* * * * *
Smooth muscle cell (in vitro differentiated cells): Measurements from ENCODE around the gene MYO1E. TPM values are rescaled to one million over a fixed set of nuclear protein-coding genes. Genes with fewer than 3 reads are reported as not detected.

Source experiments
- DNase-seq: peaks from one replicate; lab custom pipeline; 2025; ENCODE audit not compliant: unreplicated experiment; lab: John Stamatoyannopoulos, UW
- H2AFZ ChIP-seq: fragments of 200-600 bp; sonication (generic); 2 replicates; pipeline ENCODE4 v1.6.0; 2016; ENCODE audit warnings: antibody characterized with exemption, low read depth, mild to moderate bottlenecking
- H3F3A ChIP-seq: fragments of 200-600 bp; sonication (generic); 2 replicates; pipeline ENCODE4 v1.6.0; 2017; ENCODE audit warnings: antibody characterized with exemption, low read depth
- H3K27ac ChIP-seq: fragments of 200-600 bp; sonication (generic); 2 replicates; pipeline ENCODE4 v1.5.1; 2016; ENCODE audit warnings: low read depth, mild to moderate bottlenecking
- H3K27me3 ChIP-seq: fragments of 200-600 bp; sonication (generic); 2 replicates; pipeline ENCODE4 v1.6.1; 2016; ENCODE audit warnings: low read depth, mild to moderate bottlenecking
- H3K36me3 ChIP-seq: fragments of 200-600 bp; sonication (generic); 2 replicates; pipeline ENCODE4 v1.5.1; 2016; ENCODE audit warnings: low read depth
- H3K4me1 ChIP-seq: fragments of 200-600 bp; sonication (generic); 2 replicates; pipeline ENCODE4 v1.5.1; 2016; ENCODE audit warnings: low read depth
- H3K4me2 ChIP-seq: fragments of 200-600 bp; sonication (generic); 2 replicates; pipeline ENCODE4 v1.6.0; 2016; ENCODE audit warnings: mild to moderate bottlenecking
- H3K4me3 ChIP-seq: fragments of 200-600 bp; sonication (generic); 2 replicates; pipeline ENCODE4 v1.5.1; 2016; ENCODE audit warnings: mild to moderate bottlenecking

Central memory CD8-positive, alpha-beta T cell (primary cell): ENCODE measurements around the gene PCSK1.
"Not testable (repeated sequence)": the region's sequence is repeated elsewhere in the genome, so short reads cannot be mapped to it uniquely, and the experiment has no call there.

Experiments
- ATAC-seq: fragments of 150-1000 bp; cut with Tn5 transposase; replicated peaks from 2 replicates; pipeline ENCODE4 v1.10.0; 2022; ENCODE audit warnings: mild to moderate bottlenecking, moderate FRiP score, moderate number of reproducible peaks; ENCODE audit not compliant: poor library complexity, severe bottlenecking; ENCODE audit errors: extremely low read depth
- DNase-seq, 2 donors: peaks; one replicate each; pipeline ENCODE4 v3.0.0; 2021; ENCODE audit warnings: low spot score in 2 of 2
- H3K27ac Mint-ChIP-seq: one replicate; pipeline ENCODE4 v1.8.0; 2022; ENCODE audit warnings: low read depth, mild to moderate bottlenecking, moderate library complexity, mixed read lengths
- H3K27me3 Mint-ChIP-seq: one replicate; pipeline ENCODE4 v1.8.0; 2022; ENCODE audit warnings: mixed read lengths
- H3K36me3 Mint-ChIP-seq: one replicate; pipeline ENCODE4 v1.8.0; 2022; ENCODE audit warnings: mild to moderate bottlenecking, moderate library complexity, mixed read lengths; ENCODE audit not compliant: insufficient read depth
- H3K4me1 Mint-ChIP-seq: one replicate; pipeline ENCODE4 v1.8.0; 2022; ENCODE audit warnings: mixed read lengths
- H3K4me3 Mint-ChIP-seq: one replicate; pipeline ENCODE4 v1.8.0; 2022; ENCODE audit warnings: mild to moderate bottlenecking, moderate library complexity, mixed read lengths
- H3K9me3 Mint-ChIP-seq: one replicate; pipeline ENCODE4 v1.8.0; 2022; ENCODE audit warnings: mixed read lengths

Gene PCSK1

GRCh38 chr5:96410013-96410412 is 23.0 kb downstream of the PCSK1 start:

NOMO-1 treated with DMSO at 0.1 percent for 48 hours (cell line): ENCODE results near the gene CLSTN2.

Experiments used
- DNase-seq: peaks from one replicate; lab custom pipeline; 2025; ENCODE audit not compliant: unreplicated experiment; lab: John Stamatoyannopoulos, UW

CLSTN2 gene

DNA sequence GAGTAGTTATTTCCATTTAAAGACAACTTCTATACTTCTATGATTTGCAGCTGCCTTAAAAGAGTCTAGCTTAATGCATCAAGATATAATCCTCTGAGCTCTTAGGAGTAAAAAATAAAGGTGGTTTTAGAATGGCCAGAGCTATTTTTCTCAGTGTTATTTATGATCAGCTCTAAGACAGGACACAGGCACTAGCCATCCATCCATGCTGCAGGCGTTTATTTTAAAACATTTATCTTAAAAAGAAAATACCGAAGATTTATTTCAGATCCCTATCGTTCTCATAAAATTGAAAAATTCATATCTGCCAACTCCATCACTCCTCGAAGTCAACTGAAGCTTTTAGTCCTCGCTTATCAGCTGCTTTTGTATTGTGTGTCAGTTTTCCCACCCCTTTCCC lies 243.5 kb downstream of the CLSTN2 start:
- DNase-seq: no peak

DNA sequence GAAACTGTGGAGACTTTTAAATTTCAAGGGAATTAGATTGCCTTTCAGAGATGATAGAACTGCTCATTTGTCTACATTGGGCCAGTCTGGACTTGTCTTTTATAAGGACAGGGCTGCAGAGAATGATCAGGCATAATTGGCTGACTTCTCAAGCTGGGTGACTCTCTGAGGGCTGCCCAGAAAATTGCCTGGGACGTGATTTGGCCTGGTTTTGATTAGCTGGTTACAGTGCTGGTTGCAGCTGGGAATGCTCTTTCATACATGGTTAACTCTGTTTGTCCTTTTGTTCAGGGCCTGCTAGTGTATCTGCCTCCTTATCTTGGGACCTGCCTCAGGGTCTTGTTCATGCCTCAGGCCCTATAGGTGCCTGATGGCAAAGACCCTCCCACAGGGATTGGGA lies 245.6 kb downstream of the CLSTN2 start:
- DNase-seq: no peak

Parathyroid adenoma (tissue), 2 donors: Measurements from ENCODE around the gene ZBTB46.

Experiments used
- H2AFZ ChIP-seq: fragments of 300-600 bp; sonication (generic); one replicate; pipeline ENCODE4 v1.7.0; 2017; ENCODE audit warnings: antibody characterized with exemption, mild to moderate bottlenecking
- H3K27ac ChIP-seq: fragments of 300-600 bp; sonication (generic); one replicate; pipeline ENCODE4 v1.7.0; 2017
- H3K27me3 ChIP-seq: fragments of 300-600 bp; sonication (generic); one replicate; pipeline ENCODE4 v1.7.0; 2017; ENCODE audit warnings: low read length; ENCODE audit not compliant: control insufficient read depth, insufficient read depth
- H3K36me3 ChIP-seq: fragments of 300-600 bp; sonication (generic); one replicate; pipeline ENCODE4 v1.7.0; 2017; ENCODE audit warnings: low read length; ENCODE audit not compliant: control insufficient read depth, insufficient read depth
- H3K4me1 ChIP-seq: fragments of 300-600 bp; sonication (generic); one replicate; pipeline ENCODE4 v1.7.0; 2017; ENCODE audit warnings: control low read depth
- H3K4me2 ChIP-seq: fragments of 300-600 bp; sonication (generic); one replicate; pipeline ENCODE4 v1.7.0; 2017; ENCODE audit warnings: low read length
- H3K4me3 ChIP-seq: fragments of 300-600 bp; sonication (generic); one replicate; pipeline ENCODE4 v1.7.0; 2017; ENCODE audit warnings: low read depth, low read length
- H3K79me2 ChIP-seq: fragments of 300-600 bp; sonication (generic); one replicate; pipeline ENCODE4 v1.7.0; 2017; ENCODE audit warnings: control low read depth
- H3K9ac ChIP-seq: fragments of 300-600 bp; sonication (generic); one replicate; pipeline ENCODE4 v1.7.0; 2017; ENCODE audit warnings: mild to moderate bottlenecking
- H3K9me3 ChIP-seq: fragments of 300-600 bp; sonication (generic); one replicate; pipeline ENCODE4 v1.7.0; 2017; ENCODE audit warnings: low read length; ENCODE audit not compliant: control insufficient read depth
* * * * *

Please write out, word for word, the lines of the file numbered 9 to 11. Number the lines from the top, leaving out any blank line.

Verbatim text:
- H3K4me1 ChIP-seq: fragments of 200-600 bp; sonication (generic); 2 replicates; pipeline ENCODE4 v1.5.1; 2016; ENCODE audit warnings: low read depth
- H3K4me2 ChIP-seq: fragments of 200-600 bp; sonication (generic); 2 replicates; pipeline ENCODE4 v1.6.0; 2016; ENCODE audit warnings: mild to moderate bottlenecking
- H3K4me3 ChIP-seq: fragments of 200-600 bp; sonication (generic); 2 replicates; pipeline ENCODE4 v1.5.1; 2016; ENCODE audit warnings: mild to moderate bottlenecking